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Captain Benny's Half Shell Oyster Bar This small tugboat-shaped eatery, nestled almost out of sight off South Main, is a happy docking place for a diverse array of diners with a lust for crustaceans and other fare from la mer. Folks know that if it's fried or on the half-shell, it's fresh. And just a glance at the clientele proves there's a seafood fan in all of us: A diverse group of patrons converges here. You'll find folks in Sunday-go-to-meetin' duds, business suits, punk dos and tattoos, all united by their love for Captain Benny's seafood. And the management recently added broiled entrées to the lineup, so health-minded customers have been showing up in their gym clothes, too.

The brick floor, wood-paneled walls, fake hanging plants and stained-glass light fixtures hanging over every table make the dining room look like an expanded breakfast nook. Friends and neighbors gather here to linger over lunch and watch sports on the weekends. The easygoing atmosphere and friendly staff make Pearl's our favorite soul food joint. The huge portions of seemingly homemade food make you feel like a guest at Sunday dinner. The ribs are lightly smoked and tender, the yams are steamed and sweet, the black-eyed peas are reduced to a pleasant mush. But the okra is the standout. Tomato and corn add a complimentary backdrop of colors, textures and tastes to the star-shaped slices. It's Pearl's no. 1 seller -- and probably the best okra you'll ever have.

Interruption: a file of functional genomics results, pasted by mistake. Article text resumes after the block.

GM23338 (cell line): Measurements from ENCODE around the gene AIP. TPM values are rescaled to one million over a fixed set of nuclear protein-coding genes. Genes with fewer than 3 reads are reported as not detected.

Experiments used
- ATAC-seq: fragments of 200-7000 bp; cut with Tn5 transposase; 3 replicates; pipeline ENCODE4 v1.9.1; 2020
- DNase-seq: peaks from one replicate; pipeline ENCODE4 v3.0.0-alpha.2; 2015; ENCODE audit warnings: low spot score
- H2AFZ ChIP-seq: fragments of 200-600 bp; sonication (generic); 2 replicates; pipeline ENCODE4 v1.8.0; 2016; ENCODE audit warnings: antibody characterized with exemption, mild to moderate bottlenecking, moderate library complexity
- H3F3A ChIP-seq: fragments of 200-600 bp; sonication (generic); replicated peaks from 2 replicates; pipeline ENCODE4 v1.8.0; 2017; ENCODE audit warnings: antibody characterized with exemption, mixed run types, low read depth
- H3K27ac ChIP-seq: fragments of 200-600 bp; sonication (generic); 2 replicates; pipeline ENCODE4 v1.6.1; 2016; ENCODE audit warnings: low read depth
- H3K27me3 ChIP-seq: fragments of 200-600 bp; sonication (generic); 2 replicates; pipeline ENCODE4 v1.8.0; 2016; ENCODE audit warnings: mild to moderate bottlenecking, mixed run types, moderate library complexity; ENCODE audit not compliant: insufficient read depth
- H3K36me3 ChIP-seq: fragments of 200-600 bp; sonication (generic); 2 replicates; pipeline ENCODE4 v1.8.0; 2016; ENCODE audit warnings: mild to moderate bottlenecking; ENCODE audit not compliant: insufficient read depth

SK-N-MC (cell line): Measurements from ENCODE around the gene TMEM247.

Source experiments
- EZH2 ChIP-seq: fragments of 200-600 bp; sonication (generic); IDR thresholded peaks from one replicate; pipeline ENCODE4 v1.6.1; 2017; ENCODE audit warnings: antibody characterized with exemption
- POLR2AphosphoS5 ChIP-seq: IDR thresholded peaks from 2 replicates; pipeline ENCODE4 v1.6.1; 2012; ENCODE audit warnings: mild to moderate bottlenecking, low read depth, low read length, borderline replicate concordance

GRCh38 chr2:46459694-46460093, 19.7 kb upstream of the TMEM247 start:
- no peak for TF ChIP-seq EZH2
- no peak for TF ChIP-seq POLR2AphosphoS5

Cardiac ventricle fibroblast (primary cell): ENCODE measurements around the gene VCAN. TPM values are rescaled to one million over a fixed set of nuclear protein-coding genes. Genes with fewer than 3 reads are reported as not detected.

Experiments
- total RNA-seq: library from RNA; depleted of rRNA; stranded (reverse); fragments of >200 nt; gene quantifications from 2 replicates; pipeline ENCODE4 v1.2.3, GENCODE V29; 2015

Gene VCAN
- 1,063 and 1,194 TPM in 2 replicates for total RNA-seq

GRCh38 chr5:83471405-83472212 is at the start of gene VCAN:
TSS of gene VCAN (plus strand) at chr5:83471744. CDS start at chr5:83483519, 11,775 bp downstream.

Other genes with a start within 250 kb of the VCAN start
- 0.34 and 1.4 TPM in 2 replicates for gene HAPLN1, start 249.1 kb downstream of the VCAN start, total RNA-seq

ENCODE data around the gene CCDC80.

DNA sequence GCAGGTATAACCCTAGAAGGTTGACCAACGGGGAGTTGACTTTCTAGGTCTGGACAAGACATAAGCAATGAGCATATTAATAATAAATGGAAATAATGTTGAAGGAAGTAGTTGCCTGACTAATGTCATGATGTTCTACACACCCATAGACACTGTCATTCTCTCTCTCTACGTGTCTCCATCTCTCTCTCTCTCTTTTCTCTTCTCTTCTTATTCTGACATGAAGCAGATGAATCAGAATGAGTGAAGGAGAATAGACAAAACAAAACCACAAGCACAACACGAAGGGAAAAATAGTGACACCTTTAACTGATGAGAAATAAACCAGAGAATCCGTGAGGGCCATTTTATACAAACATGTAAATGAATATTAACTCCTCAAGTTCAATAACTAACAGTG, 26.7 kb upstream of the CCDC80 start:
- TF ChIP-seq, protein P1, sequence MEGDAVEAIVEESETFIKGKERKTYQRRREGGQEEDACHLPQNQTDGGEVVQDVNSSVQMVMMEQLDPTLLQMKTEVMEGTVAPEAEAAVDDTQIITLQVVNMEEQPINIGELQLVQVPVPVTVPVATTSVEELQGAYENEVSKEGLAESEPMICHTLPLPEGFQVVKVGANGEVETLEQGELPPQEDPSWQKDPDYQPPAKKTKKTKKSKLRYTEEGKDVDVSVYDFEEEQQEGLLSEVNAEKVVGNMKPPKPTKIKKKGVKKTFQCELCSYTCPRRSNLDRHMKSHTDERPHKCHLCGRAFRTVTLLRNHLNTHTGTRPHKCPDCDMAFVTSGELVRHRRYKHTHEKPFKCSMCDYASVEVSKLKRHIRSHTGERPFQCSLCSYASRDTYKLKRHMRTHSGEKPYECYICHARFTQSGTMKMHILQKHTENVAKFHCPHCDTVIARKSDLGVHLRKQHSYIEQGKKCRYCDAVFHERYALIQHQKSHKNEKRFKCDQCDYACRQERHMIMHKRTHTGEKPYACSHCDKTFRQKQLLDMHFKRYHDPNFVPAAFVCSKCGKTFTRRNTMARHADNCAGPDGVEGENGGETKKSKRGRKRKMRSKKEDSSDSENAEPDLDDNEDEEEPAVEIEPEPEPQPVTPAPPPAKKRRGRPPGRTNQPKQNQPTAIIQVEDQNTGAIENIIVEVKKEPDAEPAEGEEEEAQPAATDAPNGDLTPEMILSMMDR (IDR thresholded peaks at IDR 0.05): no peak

On the weekend, Kim Son's carts carry an average of 70 dim sum items. Don't miss the velvety eggplant stuffed with shrimp paste, mushroom-capped meatballs, Chinese broccoli, golden-fried turnip cakes, slurpy rice noodle rolls, cylinders of shrimp paste wrapped in seaweed and deep-fried in tempura batter, pork dumplings with quail eggs inside, or the sweet taro roll covered with almonds. But wait, you say, dim sum is Chinese, so how could the best dim sum in Houston be served at a Vietnamese restaurant? "I was born here in the States, but like the owners of Kim Son, my family is Chinese-Vietnamese," explains Andy Troung, the manager of the Stafford location. "Chinese people ate dim sum all the time in Vietnam. So eating dim sum in a Vietnamese restaurant in Houston makes perfect sense to Chinese-Vietnamese-Americans like me."